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Feb 10, 2020 11:08:00 AM CATEGORIES: Blog Posts

The Maturation of Digital Signage: What’s New? What’s Possible?

We admit to being biased, but we are excited about the future of digital signage. We started with mounted TVs and VHS videotapes played on a loop. Now, with dropping hardware prices and emerging cloud-based technologies, digital signage solutions

 are more of a reality for many companies.

What's new in digital signage?

As digital signage matures and becomes more widely adopted, the software is improving. Content is no longer coming from a locally installed media player. Now, most digital signage software is cloud-based, giving you greater speed of deployment, better scalability, and content security. This software can also leverage third-party data and visualize it on the screens, making the creation of new content simple. It’s also possible for this software to use local data to populate templates, allowing you to create hyper-local content at scale. This is a highly efficient approach versus the alternative of having a team of designers to crank out multiple content versions.  

Hardware also continues to improve. Screens are available in more shapes, sizes, and higher resolutions. Configurable LED displays are going to be the future of digital signage. While we’ve had screens on both extremes for years — really expensive and really affordable — we are seeing something in the middle coming on quick. These configurable, flexible and easy to use displays provide a high resolution at an affordable price point and are going to make more advanced digital signage something that’s within the reach of many more businesses.

Touch screens are also more affordable and larger. How much larger? Exceeding 50 inches, but that size is needed as more retailers push for assisted in-store selling experiences where sales associates can stand in front of the display with customers and help them find what they are looking for and deliver a great customer experience in the process.

Mobile integration is also now an option. Some stores are pairing smart panels with payment apps, letting customers pay for purchases without waiting in line. In airports, passengers can go to self-service kiosks to get information and make changes to their trip, then pay with their smart phone app.

And social media can be integrated into digital signage solutions. Retailers are displaying streaming content from their social media feeds on large screens. Customers tweet or post about their experience, and see their comment show up on the wall in front of them immediately.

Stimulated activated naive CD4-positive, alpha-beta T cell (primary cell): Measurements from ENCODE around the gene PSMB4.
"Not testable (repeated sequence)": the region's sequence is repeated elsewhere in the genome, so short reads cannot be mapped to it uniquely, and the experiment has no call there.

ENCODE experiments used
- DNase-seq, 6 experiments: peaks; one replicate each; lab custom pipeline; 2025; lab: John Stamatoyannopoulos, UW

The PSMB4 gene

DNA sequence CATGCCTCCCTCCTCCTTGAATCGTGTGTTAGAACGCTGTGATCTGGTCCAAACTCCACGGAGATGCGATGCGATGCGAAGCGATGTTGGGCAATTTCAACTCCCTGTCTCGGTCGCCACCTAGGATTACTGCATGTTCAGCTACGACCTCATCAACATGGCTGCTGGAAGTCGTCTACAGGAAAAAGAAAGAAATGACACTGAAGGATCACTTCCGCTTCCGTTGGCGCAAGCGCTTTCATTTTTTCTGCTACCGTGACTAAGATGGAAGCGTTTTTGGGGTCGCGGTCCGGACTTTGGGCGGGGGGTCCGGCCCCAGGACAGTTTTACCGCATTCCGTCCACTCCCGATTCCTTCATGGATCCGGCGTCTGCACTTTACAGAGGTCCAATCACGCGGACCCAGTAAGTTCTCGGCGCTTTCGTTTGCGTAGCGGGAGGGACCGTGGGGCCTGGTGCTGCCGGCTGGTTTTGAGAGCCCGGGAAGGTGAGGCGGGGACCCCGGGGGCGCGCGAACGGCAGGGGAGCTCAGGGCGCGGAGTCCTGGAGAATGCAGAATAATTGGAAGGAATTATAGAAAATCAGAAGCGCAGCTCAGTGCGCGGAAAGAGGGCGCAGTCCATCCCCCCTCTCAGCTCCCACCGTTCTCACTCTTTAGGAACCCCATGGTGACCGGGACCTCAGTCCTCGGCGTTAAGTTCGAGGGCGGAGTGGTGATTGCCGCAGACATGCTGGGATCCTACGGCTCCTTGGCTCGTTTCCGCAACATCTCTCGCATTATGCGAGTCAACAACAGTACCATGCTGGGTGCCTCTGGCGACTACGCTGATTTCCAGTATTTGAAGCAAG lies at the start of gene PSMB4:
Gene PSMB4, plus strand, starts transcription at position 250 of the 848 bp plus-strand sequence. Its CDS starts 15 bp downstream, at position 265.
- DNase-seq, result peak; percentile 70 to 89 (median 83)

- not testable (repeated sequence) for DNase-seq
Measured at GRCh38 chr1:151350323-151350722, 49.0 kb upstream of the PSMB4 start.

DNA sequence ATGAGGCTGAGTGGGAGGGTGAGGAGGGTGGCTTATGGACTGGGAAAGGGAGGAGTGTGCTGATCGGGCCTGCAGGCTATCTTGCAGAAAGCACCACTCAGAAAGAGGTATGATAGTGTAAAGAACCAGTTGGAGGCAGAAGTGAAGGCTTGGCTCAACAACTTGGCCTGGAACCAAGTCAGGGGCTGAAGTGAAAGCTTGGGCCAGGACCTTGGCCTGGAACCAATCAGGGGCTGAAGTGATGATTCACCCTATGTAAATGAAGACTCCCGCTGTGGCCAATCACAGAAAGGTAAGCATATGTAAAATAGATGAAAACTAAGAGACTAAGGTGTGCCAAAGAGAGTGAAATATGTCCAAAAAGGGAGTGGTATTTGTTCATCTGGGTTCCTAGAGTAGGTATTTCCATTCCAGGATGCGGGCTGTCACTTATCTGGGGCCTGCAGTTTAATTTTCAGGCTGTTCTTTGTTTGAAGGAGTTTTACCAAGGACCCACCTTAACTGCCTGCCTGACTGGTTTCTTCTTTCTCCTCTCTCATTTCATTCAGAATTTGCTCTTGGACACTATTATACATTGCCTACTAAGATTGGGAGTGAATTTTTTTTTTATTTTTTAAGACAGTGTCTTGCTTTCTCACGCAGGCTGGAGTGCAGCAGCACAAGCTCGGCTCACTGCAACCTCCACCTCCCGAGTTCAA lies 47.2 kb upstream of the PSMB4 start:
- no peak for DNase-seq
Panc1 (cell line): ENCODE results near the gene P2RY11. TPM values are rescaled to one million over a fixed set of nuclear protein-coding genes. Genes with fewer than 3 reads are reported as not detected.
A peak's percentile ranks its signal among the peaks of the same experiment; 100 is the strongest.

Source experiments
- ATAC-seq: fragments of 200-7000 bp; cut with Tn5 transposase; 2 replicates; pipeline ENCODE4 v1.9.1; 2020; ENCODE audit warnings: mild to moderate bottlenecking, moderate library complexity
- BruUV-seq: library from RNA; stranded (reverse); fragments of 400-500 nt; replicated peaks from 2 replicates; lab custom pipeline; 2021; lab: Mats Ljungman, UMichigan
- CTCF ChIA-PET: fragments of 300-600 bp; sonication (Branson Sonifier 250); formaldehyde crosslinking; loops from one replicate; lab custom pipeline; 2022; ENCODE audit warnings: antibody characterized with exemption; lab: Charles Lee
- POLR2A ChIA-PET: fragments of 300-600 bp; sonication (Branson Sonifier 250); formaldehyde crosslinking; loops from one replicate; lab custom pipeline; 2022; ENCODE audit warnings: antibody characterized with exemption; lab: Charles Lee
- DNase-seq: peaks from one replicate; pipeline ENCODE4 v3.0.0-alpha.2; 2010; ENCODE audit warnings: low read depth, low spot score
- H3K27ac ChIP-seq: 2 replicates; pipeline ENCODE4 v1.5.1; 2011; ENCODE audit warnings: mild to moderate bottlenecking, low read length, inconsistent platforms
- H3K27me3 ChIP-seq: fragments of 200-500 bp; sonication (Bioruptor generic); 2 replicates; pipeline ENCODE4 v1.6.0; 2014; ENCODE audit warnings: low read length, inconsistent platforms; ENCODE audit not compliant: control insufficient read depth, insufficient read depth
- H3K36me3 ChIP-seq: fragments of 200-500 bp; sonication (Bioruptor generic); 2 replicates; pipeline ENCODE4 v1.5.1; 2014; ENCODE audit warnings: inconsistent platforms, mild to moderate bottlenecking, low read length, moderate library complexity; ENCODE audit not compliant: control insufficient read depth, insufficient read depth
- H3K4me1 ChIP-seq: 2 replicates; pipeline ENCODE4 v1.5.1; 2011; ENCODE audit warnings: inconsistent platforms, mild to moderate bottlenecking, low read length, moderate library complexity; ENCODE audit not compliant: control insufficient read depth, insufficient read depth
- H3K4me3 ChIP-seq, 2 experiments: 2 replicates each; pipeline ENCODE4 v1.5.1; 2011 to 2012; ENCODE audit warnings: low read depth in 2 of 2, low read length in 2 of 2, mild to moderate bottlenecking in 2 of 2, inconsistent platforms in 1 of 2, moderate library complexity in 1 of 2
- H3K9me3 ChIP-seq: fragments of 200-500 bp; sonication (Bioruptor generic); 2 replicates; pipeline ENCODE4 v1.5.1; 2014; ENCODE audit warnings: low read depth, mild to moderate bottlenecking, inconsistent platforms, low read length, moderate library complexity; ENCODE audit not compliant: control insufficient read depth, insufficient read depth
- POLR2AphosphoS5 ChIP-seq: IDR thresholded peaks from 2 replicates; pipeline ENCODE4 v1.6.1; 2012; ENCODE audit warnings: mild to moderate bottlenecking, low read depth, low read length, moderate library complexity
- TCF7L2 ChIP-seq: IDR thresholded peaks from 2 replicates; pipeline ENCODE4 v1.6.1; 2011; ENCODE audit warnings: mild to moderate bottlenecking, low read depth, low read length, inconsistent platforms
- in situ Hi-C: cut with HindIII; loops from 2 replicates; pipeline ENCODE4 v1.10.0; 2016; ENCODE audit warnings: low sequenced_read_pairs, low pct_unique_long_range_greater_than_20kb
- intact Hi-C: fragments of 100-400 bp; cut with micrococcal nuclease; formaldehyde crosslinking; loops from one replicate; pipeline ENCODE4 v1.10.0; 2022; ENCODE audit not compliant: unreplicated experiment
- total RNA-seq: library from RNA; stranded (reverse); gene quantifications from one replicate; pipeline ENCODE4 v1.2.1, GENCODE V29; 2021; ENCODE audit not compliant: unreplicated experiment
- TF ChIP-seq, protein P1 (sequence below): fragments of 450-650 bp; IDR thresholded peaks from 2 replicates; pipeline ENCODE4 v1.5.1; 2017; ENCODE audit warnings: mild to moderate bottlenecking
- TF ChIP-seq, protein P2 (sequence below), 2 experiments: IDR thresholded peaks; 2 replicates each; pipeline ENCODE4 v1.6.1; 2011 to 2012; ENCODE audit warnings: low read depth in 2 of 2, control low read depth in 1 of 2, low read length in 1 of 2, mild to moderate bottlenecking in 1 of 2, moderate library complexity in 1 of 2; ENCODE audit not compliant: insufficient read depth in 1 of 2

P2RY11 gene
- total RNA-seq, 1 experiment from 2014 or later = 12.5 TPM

What’s coming in the future?

As technology advances, companies continue to improve on hardware design. The 2020 Consumer Electronics Show (CES) showed that manufacturers are dedicated to providing bigger, better screens to customers. Samsung’s MicroLED-based TV has new technology that allows for larger-scale production of fixed screen sizes, all the way up to 150 inches. There are motorized screens that can shift orientations between landscape and portrait, as well as screens that will display flat then roll up when it’s time to store them away.

All of that’s to be somewhat expected though. Screens get bigger. Resolutions get sharper. What’s really exciting is how companies are using the technologies behind digital signage to create amazing customer experiences.

After revolutionizing online shopping, Amazon is looking to do the same thing to the in-store shopping experience, most of it around creating conveniences. One, is linking credit card payments to consumers’ palm prints, allowing shoppers to complete checkout with just a wave of the hand.

Then there are the Amazon Go retail locations that eliminate the need for an actual checkout process all together. Go in. Grab your items. And then let the machine learning, AI, and computer vision determine what you’ve grabbed and charge your account for the items.

Fashion retailers are starting to use cameras and digital screens to take selfies that integrate into the store’s catalog and offer outfit suggestions to the shopper. Others are using 3D body scanners to help shoppers find clothes that are perfectly fitted.

What if you could withdraw cash from the ATM without ever having to pull out a debit card? Microsoft is working with NAB to do just that. Instead of a debit card, the ATM uses facial recognition technology and biometric data to access the customer account.

Though we’re used to seeing digital signage in most locations, it’s clear that it won’t become boring any time soon. The new technologies coming out, coupled with the imagination of savvy retailers, will keep digital signage and the customer experience industries interesting and engaging for some time to come.

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